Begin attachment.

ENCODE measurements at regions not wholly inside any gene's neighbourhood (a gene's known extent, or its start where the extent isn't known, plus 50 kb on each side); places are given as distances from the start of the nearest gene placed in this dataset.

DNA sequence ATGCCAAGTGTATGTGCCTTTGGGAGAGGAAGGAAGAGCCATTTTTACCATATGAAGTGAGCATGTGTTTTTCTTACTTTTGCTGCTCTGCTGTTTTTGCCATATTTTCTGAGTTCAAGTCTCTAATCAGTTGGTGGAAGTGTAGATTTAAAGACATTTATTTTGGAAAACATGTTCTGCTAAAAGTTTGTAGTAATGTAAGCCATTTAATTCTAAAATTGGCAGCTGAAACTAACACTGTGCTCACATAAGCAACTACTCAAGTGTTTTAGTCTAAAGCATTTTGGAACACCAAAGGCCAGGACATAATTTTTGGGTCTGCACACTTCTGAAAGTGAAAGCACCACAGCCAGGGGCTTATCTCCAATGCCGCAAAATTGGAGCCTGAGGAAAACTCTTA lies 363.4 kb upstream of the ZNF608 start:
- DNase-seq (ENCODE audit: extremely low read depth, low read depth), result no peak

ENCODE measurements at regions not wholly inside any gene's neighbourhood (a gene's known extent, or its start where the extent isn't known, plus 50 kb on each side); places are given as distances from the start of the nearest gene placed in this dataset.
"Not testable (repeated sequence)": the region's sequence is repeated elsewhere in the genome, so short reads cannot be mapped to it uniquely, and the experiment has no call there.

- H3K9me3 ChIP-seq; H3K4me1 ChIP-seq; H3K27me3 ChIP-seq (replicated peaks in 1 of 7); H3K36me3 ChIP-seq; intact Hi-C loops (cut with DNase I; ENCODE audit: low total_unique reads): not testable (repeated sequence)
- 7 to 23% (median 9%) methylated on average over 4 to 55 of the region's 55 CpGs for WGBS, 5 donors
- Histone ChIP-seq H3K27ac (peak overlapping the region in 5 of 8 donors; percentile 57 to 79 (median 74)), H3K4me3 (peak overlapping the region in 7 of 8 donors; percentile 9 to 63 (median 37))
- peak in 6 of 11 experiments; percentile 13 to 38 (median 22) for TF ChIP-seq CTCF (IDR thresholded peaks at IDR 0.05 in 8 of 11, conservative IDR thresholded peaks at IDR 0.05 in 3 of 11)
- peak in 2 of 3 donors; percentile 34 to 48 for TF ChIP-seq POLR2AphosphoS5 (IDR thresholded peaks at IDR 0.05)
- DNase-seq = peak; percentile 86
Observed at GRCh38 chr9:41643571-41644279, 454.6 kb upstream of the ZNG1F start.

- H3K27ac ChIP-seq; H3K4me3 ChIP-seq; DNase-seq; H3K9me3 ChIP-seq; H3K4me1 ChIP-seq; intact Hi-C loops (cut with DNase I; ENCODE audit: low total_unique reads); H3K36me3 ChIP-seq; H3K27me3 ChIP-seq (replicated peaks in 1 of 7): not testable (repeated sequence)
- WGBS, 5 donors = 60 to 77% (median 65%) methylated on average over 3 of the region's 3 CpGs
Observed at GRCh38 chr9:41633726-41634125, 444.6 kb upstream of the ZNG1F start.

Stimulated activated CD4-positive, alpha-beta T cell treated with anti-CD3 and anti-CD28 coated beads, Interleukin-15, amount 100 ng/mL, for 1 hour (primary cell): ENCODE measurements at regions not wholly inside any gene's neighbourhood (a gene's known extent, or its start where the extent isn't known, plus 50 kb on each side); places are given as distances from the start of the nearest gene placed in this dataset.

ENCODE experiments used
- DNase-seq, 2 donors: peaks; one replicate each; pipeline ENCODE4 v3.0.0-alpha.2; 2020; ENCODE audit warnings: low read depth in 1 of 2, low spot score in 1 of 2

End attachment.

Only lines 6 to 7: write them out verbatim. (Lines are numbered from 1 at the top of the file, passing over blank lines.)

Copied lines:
- H3K9me3 ChIP-seq; H3K4me1 ChIP-seq; H3K27me3 ChIP-seq (replicated peaks in 1 of 7); H3K36me3 ChIP-seq; intact Hi-C loops (cut with DNase I; ENCODE audit: low total_unique reads): not testable (repeated sequence)
- 7 to 23% (median 9%) methylated on average over 4 to 55 of the region's 55 CpGs for WGBS, 5 donors